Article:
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Disrespectful Behaviour

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September 28, 2016

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As an advocate who is in court day in and day out, there are a number of things I make sure my clients are aware of before they enter a courtroom. Court etiquette is one of those things, and is very important. I ensure that they know to bow when entering or exiting the courtroom, and to stand when the Magistrate or Judge enters the room.

Court etiquette of this type shows respect to the Court. Requirements of courtroom etiquette are passed down through the generations of legal practitioners, and is also something largely known to the wider community. Until now, legislating etiquette has not been required..

In 2015, during the District Court Trial of Milad bin al-Ahmadzai the Defendant refused to stand for Judge Gregory Farmer SC. At the time, the action caused outrage within the legal and broader community. The refusal to stand was considered to be so disrespectful that the NSW Attorney-General referred the conduct to the Solicitor-General to consider whether contempt of court charges should be pressed against Mr al-Ahmadzai.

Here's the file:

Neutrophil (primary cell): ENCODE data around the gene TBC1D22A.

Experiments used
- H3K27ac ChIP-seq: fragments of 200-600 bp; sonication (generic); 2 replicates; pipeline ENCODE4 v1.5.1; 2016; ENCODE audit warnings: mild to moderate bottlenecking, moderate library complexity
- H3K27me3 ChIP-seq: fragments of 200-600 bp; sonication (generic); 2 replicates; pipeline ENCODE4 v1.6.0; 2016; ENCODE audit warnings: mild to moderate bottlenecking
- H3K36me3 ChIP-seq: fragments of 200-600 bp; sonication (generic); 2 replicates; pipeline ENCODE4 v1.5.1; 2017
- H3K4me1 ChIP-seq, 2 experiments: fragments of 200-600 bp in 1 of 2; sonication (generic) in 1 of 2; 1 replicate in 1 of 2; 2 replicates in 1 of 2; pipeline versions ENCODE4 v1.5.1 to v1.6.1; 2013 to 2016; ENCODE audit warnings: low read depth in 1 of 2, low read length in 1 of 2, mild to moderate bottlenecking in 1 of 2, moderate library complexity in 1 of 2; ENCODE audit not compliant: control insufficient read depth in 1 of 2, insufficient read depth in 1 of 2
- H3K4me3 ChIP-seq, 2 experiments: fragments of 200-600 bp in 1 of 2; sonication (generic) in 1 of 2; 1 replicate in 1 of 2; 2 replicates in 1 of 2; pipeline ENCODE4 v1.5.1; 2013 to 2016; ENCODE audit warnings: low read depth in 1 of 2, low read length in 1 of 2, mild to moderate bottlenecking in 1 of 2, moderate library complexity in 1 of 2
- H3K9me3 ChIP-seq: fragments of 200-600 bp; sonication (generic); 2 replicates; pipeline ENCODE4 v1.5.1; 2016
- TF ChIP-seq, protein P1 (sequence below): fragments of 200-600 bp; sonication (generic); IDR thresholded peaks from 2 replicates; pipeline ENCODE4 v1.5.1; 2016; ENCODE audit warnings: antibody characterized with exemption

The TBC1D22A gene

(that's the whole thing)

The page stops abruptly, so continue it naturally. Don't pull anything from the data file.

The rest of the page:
Ultimately, it was concluded that contempt of court charges would not hold up. On reading of those charges, the wording of indicates that those charges were to deal with behaviour in the courtroom which is “intended to disrupt and undermine the operation of a court.” On assessment, the conclusion reached was that a refusal to stand for the Judge, whilst disrespectful, did not meet that threshold.

This prompted the introduction of the Court Legislation Amendment (Disrespectful Behaviour) Bill which came into force last week on 1 September 2016.

That Bill will amend five pieces of legislation by introducing an offence of ‘Disrespectful Behaviour’. Essentially, this offence arises if an accused person, defendant, party to proceedings or witness called to give evidence intentionally engages in behaviour in the courtroom during proceedings that is disrespectful to the court or presiding Judge or Magistrate. An offence under this section is so serious that the maximum penalty provided is 14 days imprisonment and/or a fine of 10 penalty units (currently $1,100) or both.

At this stage, the Bill provides that what is considered disrespectful will be judged according to “established court practice and convention.” This leaves a very wide scope of interpretation for the Presiding Magistrate dealing with the matter. I anticipate that what constitutes disrespectful behaviour will be tested, and we may have to wait a while before there is clarity on the matter. Certainly, it will be something that is interesting to watch.

About the Author

John is partner of Armstrong Legal and head of the Criminal Law Division. The experience John possesses, being a high quality mix of defence and prosecution skills, together with his team at Armstrong Legal, mean you can be certain of accurate, dependable and practical advice on how your matter can dealt with.

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